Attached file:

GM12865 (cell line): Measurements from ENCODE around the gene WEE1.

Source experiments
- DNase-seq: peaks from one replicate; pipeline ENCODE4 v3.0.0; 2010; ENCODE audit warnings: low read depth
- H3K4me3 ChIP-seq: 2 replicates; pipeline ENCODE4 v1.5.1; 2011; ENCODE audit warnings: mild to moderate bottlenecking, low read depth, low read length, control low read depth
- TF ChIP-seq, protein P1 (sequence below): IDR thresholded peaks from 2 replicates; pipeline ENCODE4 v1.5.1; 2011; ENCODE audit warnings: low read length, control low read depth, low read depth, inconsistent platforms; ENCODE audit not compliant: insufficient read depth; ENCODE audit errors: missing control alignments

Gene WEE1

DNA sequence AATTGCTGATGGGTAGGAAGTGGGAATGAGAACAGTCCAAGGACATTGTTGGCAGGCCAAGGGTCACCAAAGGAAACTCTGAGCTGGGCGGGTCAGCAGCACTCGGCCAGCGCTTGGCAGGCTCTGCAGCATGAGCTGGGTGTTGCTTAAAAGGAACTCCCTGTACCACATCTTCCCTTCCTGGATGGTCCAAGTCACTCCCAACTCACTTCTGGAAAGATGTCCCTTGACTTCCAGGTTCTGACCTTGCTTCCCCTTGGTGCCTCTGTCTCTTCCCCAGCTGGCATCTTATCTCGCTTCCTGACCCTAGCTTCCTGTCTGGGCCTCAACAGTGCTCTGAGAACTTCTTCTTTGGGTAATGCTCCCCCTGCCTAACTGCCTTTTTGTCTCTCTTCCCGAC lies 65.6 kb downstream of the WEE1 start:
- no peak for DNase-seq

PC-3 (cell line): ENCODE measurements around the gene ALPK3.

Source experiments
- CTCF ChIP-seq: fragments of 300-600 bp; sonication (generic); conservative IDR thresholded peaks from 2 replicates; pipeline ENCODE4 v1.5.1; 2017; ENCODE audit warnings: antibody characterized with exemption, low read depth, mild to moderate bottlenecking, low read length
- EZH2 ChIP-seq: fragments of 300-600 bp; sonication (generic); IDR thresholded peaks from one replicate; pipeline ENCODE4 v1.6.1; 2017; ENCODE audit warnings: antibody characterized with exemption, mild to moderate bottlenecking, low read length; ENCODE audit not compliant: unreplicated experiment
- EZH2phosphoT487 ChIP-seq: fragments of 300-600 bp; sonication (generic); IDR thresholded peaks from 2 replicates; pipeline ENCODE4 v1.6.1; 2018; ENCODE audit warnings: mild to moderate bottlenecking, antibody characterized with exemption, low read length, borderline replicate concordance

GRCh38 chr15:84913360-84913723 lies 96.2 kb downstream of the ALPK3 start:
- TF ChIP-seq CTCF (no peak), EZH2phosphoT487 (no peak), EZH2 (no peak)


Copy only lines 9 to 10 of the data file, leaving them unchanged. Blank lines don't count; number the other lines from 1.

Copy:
PC-3 (cell line): ENCODE measurements around the gene ALPK3.

Source experiments